Born in Los Angeles, California, Mona Brookes was always the school artist. This talent was noticed, and she received two scholarships to continue her art education. She used them to pursue a double major at Pepperdine College in art and psychology combined with social service.
After college she went to work as a probation officer and worked in social services for the next 12 years, helping to rehabilitate delinquent teens, aiding parolees to gain useful employment, and conducting art classes for the inmates. Having worked continuously as a freelance artist on the side, Mona decided to retire from social service and she went back to graduate school to update her skills in graphic arts. To supplement her income, Mona took a position in a nursery school. Little did she know that this job would lead to developing an art curriculum that would eventually become the basis for a revolutionary new technique for teaching art and the publication of her book, Drawing With Children.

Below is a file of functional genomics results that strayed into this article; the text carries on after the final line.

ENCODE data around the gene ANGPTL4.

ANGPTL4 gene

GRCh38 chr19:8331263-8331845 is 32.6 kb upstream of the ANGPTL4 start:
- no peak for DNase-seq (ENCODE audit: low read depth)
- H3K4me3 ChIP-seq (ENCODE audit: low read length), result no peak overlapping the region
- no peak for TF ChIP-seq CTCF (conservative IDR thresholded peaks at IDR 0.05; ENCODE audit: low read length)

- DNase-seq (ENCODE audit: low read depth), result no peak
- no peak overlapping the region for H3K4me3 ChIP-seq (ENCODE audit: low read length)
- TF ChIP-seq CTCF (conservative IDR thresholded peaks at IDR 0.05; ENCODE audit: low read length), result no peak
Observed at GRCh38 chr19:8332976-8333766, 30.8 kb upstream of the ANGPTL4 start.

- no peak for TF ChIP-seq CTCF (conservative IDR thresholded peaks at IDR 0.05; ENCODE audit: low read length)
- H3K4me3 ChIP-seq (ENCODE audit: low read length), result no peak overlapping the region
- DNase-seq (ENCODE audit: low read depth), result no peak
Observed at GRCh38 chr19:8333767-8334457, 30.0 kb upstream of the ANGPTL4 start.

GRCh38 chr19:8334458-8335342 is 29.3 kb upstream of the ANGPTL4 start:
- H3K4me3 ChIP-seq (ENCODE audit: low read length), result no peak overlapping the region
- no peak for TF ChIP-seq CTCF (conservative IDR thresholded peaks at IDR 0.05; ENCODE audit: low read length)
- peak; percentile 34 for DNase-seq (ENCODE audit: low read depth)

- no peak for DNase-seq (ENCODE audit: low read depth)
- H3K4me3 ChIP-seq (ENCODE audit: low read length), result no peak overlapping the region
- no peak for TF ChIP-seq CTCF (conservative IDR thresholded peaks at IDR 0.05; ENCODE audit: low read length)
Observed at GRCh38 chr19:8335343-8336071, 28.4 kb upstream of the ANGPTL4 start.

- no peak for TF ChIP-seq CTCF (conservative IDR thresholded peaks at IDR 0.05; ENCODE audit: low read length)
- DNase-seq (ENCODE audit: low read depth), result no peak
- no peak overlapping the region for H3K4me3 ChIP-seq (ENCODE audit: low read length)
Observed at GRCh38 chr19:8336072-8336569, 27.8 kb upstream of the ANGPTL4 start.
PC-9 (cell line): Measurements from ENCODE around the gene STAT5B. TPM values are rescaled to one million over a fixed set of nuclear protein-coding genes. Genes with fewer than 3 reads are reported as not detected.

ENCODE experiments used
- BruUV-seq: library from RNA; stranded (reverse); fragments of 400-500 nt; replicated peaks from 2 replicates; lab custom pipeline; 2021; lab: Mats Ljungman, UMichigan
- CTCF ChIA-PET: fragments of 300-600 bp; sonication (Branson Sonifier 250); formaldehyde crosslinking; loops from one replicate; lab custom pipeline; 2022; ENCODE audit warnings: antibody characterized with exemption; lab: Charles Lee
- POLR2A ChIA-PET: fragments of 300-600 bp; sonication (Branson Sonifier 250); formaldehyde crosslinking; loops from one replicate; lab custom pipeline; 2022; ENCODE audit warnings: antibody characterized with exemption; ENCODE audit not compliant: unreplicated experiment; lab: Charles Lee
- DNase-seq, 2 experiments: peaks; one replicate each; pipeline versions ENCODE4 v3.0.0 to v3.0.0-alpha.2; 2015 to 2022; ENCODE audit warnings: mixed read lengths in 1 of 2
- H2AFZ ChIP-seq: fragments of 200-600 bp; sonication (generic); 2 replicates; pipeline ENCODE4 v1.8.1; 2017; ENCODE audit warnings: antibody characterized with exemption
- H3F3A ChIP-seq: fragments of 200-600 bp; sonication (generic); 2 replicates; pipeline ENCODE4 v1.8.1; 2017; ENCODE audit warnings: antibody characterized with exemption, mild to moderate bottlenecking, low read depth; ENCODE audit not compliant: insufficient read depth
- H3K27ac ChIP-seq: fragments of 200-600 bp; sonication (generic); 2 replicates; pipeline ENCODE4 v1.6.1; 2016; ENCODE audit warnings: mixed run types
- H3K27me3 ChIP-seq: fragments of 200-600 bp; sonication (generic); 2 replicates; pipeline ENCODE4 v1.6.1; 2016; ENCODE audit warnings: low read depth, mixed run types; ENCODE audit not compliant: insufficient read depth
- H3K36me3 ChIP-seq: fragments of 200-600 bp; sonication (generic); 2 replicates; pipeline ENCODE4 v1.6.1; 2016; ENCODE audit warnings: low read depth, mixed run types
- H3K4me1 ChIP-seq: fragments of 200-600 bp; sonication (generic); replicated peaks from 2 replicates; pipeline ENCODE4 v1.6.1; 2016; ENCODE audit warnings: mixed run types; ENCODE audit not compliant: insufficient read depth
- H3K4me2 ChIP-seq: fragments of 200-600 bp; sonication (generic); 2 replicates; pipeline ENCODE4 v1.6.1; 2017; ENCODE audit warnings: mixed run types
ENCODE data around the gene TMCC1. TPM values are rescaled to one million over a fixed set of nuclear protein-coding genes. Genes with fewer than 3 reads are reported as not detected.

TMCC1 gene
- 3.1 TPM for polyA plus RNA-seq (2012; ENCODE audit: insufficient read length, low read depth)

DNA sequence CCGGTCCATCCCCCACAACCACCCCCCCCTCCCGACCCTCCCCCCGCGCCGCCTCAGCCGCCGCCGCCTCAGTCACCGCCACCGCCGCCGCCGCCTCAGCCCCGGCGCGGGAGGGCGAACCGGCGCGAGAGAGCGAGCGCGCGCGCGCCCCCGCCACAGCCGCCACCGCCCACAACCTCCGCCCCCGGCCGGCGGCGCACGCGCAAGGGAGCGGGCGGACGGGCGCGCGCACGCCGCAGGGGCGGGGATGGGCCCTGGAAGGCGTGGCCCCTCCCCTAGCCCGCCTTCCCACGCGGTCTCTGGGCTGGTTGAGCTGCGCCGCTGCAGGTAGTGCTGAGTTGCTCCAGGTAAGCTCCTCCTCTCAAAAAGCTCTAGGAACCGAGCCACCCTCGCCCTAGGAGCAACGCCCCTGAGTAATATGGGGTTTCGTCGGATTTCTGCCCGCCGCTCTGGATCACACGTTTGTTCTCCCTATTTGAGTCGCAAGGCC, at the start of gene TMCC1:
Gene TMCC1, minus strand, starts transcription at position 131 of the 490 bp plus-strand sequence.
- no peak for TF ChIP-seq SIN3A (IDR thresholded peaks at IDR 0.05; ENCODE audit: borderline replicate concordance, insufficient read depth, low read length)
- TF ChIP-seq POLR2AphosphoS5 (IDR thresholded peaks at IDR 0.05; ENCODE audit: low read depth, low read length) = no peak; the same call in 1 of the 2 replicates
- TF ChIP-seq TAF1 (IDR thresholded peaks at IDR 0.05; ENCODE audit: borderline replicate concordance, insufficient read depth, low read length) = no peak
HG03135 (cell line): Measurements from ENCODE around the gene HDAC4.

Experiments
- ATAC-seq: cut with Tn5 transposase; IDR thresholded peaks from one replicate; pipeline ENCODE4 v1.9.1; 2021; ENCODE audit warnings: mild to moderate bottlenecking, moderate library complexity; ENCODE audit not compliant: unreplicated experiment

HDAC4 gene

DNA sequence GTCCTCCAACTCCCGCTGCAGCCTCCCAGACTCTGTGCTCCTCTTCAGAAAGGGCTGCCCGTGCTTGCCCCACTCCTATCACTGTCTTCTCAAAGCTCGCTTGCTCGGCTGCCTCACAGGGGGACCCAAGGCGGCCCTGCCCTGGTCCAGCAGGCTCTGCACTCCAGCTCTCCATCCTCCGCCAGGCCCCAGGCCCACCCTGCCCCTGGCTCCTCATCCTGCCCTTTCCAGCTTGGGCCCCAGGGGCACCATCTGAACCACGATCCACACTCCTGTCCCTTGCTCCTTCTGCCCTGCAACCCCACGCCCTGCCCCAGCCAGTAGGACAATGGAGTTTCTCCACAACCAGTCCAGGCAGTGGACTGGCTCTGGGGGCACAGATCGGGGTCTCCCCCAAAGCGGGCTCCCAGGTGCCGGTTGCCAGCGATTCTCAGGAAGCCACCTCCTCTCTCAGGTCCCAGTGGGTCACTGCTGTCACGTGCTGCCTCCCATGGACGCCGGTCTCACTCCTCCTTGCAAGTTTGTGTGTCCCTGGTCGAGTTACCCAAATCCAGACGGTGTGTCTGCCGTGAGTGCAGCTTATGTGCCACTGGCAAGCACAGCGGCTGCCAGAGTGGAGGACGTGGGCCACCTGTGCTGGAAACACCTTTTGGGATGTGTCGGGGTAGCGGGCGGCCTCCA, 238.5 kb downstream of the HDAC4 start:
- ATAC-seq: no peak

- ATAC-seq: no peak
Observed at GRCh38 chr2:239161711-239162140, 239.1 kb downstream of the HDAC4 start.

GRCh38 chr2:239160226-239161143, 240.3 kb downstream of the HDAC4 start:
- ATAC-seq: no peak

Mona was asked by the director of the nursery school to develop arts programs for the teachers and the 100 four and five-year-old students. This simple request turned into a passionate involvement. During the first year, she created a noncompetitive environment where she taught the children to draw through a step-by-step explanation of how to observe all visual data throughout five basic elements of shape. The classroom results were outstanding. She received a three year grant that allowed her to refine the technique that she was developing and test it at several schools: a school of 100 normal four and five-year-olds, one of 75 designated learning handicapped delinquent teen-agers at Jr. High and Senior Level, and one of emotionally disturbed children from 6 to 18. It worked. In 1981 Mona started "Monart," an art school for 125 children and began giving in-service training workshops to elementary school teachers all over California. Eventually, teachers all over the country were clamoring to be taught the method. Unable to satisfy their demands in person, Mona decided to put her techniques into a book form that could be used by everyone—teachers, adults, parents, and social workers alike, to learn or teach drawing and all its benefits.
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